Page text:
Best Practices

Three Strategies to Welcome Infants, Toddlers, and Two-Year-Olds to Your Program

Read Time: 5 minutes
Donna Fowler
Senior Director, Learning & Solutions Implementation, Teaching Strategies
August 12, 2021

This is the time of year that many people think about as the “back-to-school” season, but we know that the “back-to-school” season looks different for our youngest learners.

The Creative Curriculum currently offers guidance for the first six weeks of school for teachers of preschool and kindergarten classrooms, but how is that guidance different for teachers of infants, toddlers, and two-year-olds? “The first six weeks” for a child entering an infants, toddlers, or twos program may come at any time during the calendar year. Whether they are small, family childcare providers or larger organizations with multiple classrooms, these programs welcome children all year long, not just in August or September.

Children will spend many hours in the program, so creating a welcoming place for children and families where their health and safety are prioritized is essential. Below, I have outlined three key points for program leaders and educators to think about when welcoming new children and families to their program, no matter what time of the year it is.

1. Prioritize Meaningful Partnerships With Families

Building positive relationships with each child and family remains crucial, no matter when a child enters your program. An easy first step is inviting the child’s primary teacher to be part of the initial meeting with families, when they first come to enroll their children.

Often, it’s the program administrator or director only who meets with the family, but there are so many benefits to having the teacher meet with the family, too: not only for the teacher and the family, but, ultimately, for the child. I tell program directors to introduce themselves to the family and then go cover for the teacher so they can meet with the family. This allows the family to actually engage with the person who’s going to be taking care of their child. Knowing what that person looks like and how they interact with people is essential for starting that positive relationship.

Families are looking for a person they can trust. They need to know what this person is like, this person they are trusting with the most precious thing in their lives. They want to trust that this person will not only take care of their child’s physical needs but be kind to their child and nurture their social–emotional development. They are looking for someone who will love their child just as much as they do. Our LearningGames help teachers connect with families, such as by smoothing the process of saying good-bye when children are left in their care.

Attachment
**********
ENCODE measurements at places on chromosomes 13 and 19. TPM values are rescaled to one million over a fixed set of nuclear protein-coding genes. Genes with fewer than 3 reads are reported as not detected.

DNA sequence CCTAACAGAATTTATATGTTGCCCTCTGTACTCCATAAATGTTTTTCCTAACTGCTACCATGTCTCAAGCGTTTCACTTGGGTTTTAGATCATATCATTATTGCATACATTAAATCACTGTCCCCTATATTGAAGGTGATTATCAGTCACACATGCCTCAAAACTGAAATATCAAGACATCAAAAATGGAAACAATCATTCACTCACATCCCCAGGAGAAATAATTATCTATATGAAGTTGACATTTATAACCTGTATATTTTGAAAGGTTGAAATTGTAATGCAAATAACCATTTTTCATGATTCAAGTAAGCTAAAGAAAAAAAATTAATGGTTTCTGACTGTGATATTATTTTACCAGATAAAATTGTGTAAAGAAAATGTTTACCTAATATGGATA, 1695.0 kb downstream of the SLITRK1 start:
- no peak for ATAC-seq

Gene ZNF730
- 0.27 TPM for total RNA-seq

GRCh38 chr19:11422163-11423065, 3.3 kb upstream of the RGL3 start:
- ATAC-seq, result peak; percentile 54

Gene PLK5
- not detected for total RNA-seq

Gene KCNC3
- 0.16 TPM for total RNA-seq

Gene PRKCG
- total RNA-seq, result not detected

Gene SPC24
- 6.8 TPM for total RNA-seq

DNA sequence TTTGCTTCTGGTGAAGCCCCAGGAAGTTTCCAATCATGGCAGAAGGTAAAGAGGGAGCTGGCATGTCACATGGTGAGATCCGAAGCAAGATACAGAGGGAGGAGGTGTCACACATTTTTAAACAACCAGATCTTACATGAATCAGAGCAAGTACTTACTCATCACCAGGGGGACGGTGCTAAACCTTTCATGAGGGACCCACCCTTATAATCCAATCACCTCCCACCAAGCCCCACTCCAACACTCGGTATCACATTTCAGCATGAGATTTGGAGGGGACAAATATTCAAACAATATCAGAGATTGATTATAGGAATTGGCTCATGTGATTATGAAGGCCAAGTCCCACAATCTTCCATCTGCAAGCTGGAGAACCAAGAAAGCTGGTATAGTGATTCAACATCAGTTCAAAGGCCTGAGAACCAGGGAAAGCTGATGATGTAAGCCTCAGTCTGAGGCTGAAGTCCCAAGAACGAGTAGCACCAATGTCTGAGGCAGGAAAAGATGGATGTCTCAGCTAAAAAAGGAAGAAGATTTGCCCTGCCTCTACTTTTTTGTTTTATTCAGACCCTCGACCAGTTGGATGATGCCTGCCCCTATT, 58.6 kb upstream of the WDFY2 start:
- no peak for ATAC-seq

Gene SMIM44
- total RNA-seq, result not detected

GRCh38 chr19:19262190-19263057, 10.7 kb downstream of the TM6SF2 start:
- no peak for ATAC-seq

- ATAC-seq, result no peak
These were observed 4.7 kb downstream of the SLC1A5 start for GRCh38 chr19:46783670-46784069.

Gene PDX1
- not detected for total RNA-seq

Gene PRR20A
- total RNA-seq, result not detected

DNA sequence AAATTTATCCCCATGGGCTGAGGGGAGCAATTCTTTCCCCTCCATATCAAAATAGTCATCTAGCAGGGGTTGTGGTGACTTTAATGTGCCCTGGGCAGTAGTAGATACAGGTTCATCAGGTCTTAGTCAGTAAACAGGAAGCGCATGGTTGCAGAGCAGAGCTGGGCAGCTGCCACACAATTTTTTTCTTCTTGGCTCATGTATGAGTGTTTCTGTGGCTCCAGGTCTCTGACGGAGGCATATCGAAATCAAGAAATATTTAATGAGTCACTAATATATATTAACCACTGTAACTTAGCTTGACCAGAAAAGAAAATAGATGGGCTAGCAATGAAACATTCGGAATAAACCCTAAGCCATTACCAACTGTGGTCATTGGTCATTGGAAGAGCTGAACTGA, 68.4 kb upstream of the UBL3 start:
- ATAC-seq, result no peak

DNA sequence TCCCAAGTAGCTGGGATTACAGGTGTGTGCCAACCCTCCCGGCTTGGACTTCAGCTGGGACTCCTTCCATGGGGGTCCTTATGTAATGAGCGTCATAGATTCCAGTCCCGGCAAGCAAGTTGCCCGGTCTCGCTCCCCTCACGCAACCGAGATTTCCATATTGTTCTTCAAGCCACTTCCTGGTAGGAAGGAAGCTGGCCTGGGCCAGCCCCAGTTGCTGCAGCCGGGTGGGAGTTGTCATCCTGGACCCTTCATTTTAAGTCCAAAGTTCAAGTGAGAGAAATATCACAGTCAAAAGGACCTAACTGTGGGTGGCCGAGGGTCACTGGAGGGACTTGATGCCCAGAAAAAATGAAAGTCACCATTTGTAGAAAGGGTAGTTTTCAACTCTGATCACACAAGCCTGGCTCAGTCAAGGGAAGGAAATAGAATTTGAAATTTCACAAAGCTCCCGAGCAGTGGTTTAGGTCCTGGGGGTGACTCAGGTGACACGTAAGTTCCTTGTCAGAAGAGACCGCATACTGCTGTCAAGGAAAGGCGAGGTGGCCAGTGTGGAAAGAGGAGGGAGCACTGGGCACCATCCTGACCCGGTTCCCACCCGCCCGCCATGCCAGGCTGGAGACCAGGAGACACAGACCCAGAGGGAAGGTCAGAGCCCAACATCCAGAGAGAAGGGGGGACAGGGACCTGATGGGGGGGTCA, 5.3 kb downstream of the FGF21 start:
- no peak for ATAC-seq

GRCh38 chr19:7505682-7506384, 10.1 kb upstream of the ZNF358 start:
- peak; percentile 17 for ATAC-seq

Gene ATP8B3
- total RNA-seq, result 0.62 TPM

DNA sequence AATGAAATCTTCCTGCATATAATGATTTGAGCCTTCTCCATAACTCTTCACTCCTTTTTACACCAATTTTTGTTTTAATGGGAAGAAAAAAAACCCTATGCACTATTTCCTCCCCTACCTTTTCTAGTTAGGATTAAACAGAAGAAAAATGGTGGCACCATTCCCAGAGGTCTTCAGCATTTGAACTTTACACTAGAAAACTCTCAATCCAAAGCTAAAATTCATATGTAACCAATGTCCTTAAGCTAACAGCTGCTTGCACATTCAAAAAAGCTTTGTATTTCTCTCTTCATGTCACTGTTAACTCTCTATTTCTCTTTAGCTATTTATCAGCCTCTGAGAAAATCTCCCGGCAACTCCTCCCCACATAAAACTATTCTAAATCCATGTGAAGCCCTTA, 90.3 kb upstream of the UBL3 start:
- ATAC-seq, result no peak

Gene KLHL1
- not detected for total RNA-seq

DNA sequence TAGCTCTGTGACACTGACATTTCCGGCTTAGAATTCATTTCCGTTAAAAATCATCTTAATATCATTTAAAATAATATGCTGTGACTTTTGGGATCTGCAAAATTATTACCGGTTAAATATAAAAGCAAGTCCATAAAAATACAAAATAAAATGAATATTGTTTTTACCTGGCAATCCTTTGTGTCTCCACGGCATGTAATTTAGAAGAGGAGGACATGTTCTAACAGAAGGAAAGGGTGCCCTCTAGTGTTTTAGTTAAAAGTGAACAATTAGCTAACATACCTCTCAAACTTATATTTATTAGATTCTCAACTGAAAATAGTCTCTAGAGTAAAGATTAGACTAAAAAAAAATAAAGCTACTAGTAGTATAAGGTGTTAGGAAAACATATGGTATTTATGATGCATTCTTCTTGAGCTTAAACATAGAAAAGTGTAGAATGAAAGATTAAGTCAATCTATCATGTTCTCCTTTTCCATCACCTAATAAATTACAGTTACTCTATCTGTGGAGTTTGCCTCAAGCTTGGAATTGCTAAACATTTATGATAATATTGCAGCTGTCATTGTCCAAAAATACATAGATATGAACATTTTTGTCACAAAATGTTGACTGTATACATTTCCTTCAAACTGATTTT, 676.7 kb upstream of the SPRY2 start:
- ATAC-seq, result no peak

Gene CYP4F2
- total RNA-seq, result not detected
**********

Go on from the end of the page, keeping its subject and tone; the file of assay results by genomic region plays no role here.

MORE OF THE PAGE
2. Focus Your Initial Caregiving on Children’s Routines

In the first meeting with a family, start a conversation about the child’s routines. Eating and mealtimes, sleeping and resting, diapering and toileting, and getting dressed take up a great deal of a young child’s day. So do transitions. “Hellos and Goodbyes” are particularly significant transitions for a child, such as when a family member drops off a child in the morning and picks him up again at the end of the day. Knowing how a child handles the many transitions they encounter each day will help the teacher know how to support them. The important thing is that, rather than adapting the child to meet the needs of the program, the program and teacher need to know how to meet the child’s needs and support the routines the child is already used to.

Within The Creative Curriculum for Infants, Toddler and Twos, there are forms to gather information about each child’s routines. This information helps caregivers understand how to plan for arrivals and what children’s eating, dressing,  sleeping, diapering, and toileting routines are before they enter the program.

3. Respond to the Unique Needs of Infants, Toddlers, and Twos

We always want to be able to respond to children’s needs and interests in the moment. Having strong routines makes responsiveness so much easier. Knowing when a child needs to rest, when they need to eat, and when they need to have their diaper changed prevents so many meltdowns! When routines are strong, the child enjoys a sense of security and builds a positive attachment to their caregiver, which lays the foundation for their many personal relationships to come.

In addition, it’s important to understand the child’s basic temperament. Families have always known, and now there’s scientific research to support the idea, that children display unique temperaments almost from birth. Ask family members about things such as how their child reacts to changes in their environment, how they react when meeting new people, and how they approach new tasks and challenges. When are they happiest? What are they scared of? Some children seem to just “go with the flow,” while others require a great deal of adult guidance and patience.

Teaching Strategies provides several great resources to help guide this initial conversation with families as well as to facilitate ongoing plans to support children’s development and learning. In the back of Volume 1 of The Creative Curriculum for Infants, Toddlers & Twos is an appendix that includes some very helpful forms that teachers can photocopy. They include quite a few questions that teachers can ask families to get to know children well. Gathering this information will help teachers build that lasting, positive, trusting relationship that is essential to children’s development.

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